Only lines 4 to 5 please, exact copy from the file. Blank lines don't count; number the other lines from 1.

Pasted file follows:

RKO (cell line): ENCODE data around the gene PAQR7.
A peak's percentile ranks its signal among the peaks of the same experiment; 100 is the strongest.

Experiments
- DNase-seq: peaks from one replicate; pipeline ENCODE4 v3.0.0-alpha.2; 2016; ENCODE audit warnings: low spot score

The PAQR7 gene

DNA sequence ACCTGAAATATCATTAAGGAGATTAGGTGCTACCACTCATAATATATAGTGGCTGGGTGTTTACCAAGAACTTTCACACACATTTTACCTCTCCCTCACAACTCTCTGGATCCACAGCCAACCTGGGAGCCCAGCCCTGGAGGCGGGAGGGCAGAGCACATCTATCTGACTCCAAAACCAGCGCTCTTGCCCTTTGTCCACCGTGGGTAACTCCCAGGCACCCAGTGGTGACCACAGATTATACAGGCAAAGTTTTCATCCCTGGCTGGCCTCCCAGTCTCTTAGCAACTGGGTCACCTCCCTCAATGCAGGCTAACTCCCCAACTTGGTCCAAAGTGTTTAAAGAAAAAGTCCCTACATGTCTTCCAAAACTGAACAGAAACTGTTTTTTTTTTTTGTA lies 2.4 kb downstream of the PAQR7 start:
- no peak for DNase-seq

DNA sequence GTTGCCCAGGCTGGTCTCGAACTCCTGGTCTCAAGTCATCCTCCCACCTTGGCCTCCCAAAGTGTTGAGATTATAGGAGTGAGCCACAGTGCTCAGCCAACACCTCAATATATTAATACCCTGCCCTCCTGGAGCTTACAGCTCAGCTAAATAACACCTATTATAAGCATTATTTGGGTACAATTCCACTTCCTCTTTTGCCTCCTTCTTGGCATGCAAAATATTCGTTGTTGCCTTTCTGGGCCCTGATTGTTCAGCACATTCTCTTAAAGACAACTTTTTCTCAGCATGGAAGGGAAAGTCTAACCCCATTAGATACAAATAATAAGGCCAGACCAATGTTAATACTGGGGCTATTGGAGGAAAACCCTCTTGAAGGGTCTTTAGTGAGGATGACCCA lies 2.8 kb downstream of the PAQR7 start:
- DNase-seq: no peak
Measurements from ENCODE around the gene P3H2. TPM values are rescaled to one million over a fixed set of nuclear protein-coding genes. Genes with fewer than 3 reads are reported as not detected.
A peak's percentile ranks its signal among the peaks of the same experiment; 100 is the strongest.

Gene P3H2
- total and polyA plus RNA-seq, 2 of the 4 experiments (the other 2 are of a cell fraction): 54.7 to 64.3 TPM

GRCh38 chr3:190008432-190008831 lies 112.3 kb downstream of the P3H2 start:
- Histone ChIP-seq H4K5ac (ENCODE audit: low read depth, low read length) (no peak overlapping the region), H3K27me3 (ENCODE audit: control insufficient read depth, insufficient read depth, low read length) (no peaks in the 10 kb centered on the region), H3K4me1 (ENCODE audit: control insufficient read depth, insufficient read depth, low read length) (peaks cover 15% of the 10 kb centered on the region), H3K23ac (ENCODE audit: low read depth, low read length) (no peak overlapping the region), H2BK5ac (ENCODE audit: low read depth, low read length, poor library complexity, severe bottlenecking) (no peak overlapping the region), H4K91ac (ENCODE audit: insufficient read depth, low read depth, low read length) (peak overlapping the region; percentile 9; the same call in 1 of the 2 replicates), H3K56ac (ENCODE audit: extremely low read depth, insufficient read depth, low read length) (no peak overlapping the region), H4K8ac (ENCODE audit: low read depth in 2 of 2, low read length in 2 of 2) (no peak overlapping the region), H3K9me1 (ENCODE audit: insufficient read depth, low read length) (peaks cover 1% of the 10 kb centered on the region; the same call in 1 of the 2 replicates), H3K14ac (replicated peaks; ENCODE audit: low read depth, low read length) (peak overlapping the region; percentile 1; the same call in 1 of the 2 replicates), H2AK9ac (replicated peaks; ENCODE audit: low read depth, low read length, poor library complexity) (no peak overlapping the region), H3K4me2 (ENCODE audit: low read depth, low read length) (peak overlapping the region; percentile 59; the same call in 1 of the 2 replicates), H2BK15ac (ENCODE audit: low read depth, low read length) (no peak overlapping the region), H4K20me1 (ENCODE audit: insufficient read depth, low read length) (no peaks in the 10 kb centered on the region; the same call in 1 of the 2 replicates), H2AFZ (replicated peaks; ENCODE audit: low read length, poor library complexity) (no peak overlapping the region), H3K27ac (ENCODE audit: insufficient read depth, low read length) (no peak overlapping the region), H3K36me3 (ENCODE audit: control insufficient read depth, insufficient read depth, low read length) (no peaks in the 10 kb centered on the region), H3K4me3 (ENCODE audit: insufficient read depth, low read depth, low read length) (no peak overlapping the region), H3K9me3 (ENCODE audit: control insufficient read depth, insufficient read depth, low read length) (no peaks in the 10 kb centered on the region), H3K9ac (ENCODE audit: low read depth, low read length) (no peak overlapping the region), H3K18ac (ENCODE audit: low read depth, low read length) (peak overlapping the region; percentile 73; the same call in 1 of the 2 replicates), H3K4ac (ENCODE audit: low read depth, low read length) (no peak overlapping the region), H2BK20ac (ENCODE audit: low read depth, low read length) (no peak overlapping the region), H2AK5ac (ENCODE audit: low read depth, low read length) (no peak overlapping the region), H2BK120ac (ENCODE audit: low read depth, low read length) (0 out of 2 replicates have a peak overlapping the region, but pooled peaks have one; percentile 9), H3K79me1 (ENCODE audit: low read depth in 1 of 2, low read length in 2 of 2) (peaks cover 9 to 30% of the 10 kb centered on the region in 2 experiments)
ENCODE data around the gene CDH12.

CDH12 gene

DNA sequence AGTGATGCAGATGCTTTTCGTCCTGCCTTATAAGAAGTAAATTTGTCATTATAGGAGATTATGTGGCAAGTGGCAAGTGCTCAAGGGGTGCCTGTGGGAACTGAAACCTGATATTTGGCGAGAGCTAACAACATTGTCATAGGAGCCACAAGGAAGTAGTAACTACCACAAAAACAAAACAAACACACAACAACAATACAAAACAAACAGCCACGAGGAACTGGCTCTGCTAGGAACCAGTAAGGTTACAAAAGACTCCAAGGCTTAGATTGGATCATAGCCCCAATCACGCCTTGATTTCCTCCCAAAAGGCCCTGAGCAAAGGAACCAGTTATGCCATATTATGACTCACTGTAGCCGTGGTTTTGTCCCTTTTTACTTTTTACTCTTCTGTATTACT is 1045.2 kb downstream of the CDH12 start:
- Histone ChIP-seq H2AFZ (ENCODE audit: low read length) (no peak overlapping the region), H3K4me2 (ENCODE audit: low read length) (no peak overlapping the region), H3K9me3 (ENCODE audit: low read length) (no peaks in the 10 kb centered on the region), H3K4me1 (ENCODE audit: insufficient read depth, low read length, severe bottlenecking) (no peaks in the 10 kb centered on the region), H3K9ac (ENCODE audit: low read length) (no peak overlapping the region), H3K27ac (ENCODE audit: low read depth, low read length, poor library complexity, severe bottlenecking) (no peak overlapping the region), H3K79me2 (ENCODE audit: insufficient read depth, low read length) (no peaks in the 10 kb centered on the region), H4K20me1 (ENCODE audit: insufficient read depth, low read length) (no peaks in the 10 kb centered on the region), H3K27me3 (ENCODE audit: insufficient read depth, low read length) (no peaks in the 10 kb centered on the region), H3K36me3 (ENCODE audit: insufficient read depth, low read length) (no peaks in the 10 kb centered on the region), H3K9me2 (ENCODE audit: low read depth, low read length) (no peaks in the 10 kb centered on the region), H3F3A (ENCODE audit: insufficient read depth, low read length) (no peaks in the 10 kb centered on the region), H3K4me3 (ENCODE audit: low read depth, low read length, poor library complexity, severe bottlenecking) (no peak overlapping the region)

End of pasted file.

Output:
- DNase-seq: peaks from one replicate; pipeline ENCODE4 v3.0.0-alpha.2; 2016; ENCODE audit warnings: low spot score

The PAQR7 gene